Albert Oscar (A. O.) Clarke (1859–1935)

Albert Oscar (A. O.) Clarke was a self-educated teacher-turned-architect who worked as a draftsman under the leading architect of St. Louis, Missouri, of the 1880s, Jerome Bibb (J. B.) Legg. He later partnered with William Matthews to draw dozens of commissions in St. Louis in the 1890s. Clarke was then recruited for the employ of William “Coin” Harvey for his resort in Monte Ne (Benton County), where Clarke designed the two largest log buildings in the world at the time. He went on to design Classical Revival–style structures throughout northwest Arkansas, as well as in Clarksville (Johnson County).

A. O. Clarke was born on May 23, 1859, to Edgar W. Clarke, who was a Presbyterian minister, and Martha A. (Northrop) Clarke in Ridgeway, New York, the third of four children. The family had sufficient wealth in the 1860s to have a servant in the household. All but the oldest child were educated at home. By the mid-1870s, the family had moved to Irvington, Illinois, where, after graduating from Irvington College, Clarke followed his father, mother, and older brother Edgar into teaching.

Perhaps deciding to distance himself both professionally and geographically from his family, Clarke moved to St. Louis in 1884 and began the study of architecture under J. B. Legg, best known for the St. Louis Music and Exposition Hall (1884). By 1890, the St. Louis city directory listed William E. Matthews as secretary of the J. B. Legg firm. Two years later, Clarke and Matthews branched out and formed their own firm, along with Joseph T. James, another former employee of Legg.

Matthews, Clarke, and James earned many commissions, including numerous houses on prestigious West Belle Place. Their work extended well beyond St. Louis and ranged from houses, stores, and office buildings to hotels, a public school, and a factory. James left the firm by 1892; Matthews and Clarke continued a successful partnership through 1913. Their best-known work is the Classical Revival, five-story, brick Delany Building in downtown St. Louis, constructed in 1899 for $40,000. Its upper four stories feature glazed white-brick trim and terra-cotta spandrels. Listed on the National Register of Historic Places, the building is today home to offices and a bookstore. More than a dozen residences designed by Matthews and Clarke still stand.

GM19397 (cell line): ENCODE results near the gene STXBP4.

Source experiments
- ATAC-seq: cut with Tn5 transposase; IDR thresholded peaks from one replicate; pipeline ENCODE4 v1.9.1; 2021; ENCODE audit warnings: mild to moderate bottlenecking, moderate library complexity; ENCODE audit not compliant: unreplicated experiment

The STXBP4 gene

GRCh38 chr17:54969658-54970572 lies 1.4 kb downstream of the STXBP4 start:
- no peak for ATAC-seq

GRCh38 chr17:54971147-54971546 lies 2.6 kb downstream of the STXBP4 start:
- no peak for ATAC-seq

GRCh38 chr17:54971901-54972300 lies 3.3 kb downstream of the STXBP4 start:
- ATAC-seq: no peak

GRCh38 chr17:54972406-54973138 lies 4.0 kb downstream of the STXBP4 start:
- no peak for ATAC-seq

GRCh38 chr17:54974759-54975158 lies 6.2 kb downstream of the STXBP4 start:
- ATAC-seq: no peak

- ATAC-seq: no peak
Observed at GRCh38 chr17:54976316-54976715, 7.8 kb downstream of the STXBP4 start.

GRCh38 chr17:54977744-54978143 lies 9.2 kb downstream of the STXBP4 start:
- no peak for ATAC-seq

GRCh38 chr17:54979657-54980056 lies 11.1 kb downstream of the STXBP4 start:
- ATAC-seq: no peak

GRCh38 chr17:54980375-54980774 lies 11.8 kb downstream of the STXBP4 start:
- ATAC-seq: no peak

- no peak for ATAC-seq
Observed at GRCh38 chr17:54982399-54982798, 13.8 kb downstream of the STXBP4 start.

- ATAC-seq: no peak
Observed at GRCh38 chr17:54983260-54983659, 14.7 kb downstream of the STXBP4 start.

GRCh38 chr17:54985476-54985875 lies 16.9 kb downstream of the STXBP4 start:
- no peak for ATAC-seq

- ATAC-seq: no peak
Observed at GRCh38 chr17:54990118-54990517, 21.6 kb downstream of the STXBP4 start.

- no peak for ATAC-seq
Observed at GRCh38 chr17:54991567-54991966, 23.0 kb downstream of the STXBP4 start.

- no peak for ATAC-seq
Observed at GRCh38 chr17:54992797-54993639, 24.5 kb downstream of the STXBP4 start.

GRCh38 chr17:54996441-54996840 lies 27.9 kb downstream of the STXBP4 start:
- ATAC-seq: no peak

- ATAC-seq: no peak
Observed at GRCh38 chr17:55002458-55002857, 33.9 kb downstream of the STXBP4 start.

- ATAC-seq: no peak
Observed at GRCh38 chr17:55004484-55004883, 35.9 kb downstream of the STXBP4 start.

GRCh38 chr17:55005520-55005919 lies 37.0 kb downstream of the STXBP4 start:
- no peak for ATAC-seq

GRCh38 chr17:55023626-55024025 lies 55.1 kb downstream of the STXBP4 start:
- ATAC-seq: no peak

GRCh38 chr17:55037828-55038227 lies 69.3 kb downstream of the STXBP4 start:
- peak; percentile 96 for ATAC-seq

Clarke was married on September 27, 1888, to Grace Emma Brownlee, daughter of Scottish parents who had moved from Virginia to Irvington, Illinois. The Clarkes had no children.

How and why William “Coin” Harvey—widely known silver promoter, author, and founder of the Monte Ne resort—connected with Clarke is uncertain. Harvey may have become enamored of Clarke’s Classical Revival style of architecture, which premiered at the Chicago Columbian Exposition in 1893; certainly, other elements of the exposition found their way to Monte Ne, such as an Italian gondola. Harvey had also spent a good deal of time in St. Louis in the 1890s and 1900s for political, business, and promotional meetings, so he may have met Clarke there.

Clarke took up residence in Rogers (Benton County) in 1904; his wife stayed in St. Louis until February 1907, when they moved to a cottage in Monte Ne. Clarke became a trustee of the Monte Ne Club House Hotel and Cottage Company, an entity Harvey organized to build a hotel and cottages for his resort. Clarke also became the company architect and superintendent. His first assignment was the design of Missouri Row, a huge forty-room hotel constructed of 8,000 hand-hewn logs and 14,000 cubic feet of concrete, with 575 feet of porches and a tile roof. None of Clarke’s buildings in St. Louis were log structures, so it is unknown where the idea for this mammoth edifice came from, but it may have been inspired by Harvey, who spent considerable time in the American West, where log buildings were popular. Site grading and construction began in August 1904, but several strikes by carpenters and stone masons delayed the opening until September 1905.